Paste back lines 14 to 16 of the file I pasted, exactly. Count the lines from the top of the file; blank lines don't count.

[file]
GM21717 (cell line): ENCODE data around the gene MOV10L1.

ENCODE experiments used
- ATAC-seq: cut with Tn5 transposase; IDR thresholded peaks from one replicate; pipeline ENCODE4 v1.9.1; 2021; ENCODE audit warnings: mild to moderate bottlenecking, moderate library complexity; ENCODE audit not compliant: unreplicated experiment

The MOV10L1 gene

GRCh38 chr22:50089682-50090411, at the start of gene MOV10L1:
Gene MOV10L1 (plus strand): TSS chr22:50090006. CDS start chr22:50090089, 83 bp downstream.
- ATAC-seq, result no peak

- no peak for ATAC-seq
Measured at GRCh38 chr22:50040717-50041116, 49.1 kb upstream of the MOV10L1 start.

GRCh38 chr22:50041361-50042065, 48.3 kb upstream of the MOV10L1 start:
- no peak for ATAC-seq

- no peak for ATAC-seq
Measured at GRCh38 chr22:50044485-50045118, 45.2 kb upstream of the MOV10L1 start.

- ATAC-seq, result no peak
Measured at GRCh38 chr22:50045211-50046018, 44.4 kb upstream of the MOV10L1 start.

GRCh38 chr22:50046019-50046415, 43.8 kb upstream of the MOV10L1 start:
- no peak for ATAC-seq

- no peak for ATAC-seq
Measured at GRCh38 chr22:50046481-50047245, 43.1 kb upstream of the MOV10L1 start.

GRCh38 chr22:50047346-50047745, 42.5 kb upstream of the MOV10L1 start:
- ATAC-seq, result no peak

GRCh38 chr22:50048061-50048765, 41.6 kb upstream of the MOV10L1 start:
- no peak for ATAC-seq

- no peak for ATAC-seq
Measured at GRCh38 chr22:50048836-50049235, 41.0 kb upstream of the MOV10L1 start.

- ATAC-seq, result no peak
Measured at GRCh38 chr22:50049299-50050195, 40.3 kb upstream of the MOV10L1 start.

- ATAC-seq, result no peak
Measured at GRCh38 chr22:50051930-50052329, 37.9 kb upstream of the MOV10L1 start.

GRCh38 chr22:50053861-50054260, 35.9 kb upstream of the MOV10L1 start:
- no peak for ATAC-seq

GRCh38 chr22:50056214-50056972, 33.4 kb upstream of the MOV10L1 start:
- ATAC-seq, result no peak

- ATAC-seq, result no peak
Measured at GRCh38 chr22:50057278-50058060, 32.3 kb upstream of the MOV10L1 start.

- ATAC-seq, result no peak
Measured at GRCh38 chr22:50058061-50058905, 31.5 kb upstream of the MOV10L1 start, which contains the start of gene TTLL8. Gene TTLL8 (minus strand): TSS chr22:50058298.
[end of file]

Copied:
- ATAC-seq, result no peak
Measured at GRCh38 chr22:50045211-50046018, 44.4 kb upstream of the MOV10L1 start.

GRCh38 chr22:50046019-50046415, 43.8 kb upstream of the MOV10L1 start: